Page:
unaMled credit nations are-completed.
The suggestion has been made that as
the unallled nations naturally are opposed
to any preferential treatment to Germany,
Great Britain and Italy, In all probability
Venezuela,' the United States and France
will be lined up as repreeentlng the eight
unallled nations at The Hague, as opposed
to the allies.
Mr. Bowen continues to receive numerous
congratulatory telegrams from Venezuela
on the satisfactory outcome of his work
here. One of those which he prizes most
highly is from the citizens of La Guayra,
through the prefect, which reads as fol
lows: The citizens of La GuayTa. through me,
felicitate you as the great and good friend
of Venezuela. .
Various efforts have been made jy rep
resentatives of big financial houses in this
country to sound Mr. Bowen as to his
views on the question .of financing the
dobts of Venezuela. Mr. Bowen, however,
has Informed all that his mleslon Is en
tlrely a diplomatic one, and that he could
not consider the financial features ot the
matter. ( .
WILLEMSTAD, Curacoa, Feb. 14. There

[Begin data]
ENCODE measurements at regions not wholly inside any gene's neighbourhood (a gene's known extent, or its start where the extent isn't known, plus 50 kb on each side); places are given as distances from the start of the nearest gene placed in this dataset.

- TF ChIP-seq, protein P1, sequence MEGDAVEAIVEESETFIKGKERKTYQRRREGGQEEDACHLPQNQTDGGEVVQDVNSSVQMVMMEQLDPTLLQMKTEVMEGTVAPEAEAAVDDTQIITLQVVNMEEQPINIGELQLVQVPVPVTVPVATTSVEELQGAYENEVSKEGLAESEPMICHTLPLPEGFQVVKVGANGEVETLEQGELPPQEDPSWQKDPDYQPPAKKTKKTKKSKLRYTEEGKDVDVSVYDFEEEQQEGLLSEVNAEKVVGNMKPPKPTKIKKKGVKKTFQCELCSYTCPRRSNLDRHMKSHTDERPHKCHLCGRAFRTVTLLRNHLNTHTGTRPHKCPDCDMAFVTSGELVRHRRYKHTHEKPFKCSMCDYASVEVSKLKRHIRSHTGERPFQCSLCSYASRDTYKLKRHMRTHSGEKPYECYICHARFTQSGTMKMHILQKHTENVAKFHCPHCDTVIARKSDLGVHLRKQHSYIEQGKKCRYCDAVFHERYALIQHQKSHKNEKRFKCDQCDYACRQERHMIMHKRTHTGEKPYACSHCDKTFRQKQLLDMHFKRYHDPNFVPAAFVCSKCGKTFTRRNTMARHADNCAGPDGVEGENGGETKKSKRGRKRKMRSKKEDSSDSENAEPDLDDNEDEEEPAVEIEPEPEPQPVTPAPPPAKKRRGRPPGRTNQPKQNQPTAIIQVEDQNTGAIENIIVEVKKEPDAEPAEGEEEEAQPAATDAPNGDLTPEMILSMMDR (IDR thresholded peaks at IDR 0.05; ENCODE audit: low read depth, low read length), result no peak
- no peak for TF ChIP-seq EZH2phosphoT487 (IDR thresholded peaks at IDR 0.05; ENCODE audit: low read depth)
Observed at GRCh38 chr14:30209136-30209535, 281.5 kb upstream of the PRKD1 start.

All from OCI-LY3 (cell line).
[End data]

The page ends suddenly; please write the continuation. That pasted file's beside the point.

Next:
is great rejoicing among all classes here at
the end of the Venezuelan blockade. Many
Bailing vessels that are lying in this port,
with cargoes for Venezuela, will leave to
morrow. A number of steamers are load
ing for the same destination.
Heavy loads of coffee are awaiting trans
portation from Venezuela to the United
No one apparently is more glad at the
raising of the blockade than-those on board
) blockading -vesselfc ; ' :' "
CAST FLOWERS-ON HUNGRY SEA
Children Memnrate. Gloucester Harbor
Fishermen "Drowned Last
GLOUCESTER, Mass., Feb. 16. Nearly
1,000 people crowded Atlantic wharf this
afternoon to witness the beautiful cere
mony when seventy-four flowers, emble
matic of the seventy-four lives sacrificed
in the fisheries from this port during last
year were cast on the water of Gloucester
harbor, by seventy-four children.
Fallowing the exercises at the wharf a